KEPE researcher Ioannis Cholezas explains that the reduction in jobs among foreign workers is largely due to the collapse during the crisis of sectors that had traditionally employed them, like construction.
Official employment of non-Greeks in Greece has been in decline in recent years, contributing to a wave of departures by foreign nationals from the crisis-hit eurozone country and compelling many to seek work off the books, recent research by an Athens-based think-tank has shown.
The study on employment in Greece by the Center for Planning and Economic Research (KEPE) showed that while Greek nationals have seen hundreds of thousands new jobs opening up for them since 2014, foreign workers employed in Greece are declining at a rate of over 16,000 per year.
“Citizenship appears to have played a very significant role in employment over the last four years, as the recovery recorded since 2014 seems to concern Greek citizens only,” notes the KEPE report.
According to Hellenic Statistical Authority (ELSTAT) data processed by KEPE, the total number of people employed in Greece rose from 3.54 million in the second quarter of 2014 to 3.86 million in the same period of 2018, meaning an increase of some 321,300 jobs. The April-June period this year was the 16th consecutive quarter of job growth in the economy, a trend that started in mid-2014.
However, the same four-year period also saw a surplus of around 385,000 jobs employing Greeks and a deficit of some 65,000 jobs among non-Greeks. The trend in the last 12 months that were examined (from July 2017 to June 2018) remained largely unchanged, with Greeks landing 53,000 new jobs and non-Greeks loosing 16,000, the report reveals.
The researchers add, however, that while at the start of the economic crisis eight years ago the unemployment rate among foreigners was one percentage point below that of Greeks, by the second quarter of 2014 it was over five points higher (30.3 percent against 25.1 percent for Greeks) and in June this year the difference stood at almost seven percentage points: 25.4 percent for non-Greeks and 18.6 percent for Greeks.
KEPE researcher Ioannis Cholezas, who authored the report, tells Kathimerini English Edition that the reduction in the number of jobs employing foreigners dropped as a result of a shift in the Greek economy’s characteristics, as non-Greeks were traditionally employed in sectors that have have been particularly hard hit by the crisis. “Male foreign laborers used to work primarily in construction, a sector that has crumbled in Greece, while women were employed in great numbers as domestic workers, a trend that is also in decline,” he says.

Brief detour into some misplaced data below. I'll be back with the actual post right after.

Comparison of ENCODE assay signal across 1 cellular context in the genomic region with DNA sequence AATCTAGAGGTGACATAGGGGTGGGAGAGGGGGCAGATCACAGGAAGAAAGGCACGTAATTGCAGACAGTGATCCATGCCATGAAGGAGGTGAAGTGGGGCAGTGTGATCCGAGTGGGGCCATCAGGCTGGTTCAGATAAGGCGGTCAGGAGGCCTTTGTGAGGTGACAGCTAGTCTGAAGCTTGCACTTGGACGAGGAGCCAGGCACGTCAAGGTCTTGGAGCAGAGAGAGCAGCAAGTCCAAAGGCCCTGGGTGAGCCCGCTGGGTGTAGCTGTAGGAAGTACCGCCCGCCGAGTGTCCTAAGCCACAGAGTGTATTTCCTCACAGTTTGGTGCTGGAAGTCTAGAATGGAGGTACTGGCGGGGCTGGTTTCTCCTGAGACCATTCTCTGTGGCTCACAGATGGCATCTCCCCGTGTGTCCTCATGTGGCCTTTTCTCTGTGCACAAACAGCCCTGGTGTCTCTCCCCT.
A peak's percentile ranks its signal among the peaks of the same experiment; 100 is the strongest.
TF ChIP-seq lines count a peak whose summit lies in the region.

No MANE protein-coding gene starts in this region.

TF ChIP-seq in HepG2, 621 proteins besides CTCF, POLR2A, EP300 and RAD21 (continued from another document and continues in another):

The difficulty of finding employment in Greece for foreign citizens goes hand-in-hand with the reduction of their population, Cholezas explains. ELSTAT’s Manpower Survey saw a 27 percent drop in the number of foreign workers in Greece, from some 558,000 in June 2014 to almost 405,000 in June 2018.
An increase of employment in tourism and commerce has benefited Greek workers, who, Cholezas adds, may have now become more open to taking jobs they would not have considered before the outbreak of the crisis.
He also notes that while there may be quite a few foreign workers in tourism, they may not count as residents in Greece, as “they may just fly into the country for the tourism season, utilize their skills – such as languages – and fly back home later in the year.”
The decline in figures may also be an indication of the number of foreign workers in Greece who have gone from legal employment to working off the books, argues Alexandra Tragaki, an associate professor in Economic Demography at Harokopio University, Athens.
“There is a sizable number of foreign workers who left Greece during the crisis, but this is not such a major factor, as some of them actually returned, particularly from Albania. We do not have a clear picture on that. Others may have not gone back home but moved on to a third country. What we do know is that there are many foreign nationals who have dropped off the list of the employed in Greece simply because they switched into forms of undeclared labor. This does not mean they lost their jobs but that their employment status is no longer legitimate,” she tells Kathimerini English Edition.
Growth-minded business not a priority
Another dimension of the challenges faced by foreigners looking to work in Greece concerns the obstacles to doing business, Tragaki stresses.
“Greece needs to attract potential entrepreneurs, not only in the sense of wealthy investors but also medium-level foreign professionals who would start a business in Greece that is not the usual mini-market or restaurant migrants tend to open in this country in order to to sell goods from their respective countries,” says the Harokopio academic.
“Non-Greeks in Greece go into business for themselves purely out of necessity and not as a matter of choice or because they are growth-minded. They are almost exclusively driven by the need to find employment because there are not enough jobs around. However, this is hardly beneficial for the economy. What Greece needs is for people coming from other countries to bring their creative skills, to join innovative sectors and find an incentive to participate in the growth of the economy,” Tragaki tells Kathimerini English Edition.
The academic compares Greece to the United States, saying that in the US one in every two new companies is set up by migrants, Silicon Valley included. Greece, on the other hand, does not offer the environment for such initiatives, she notes.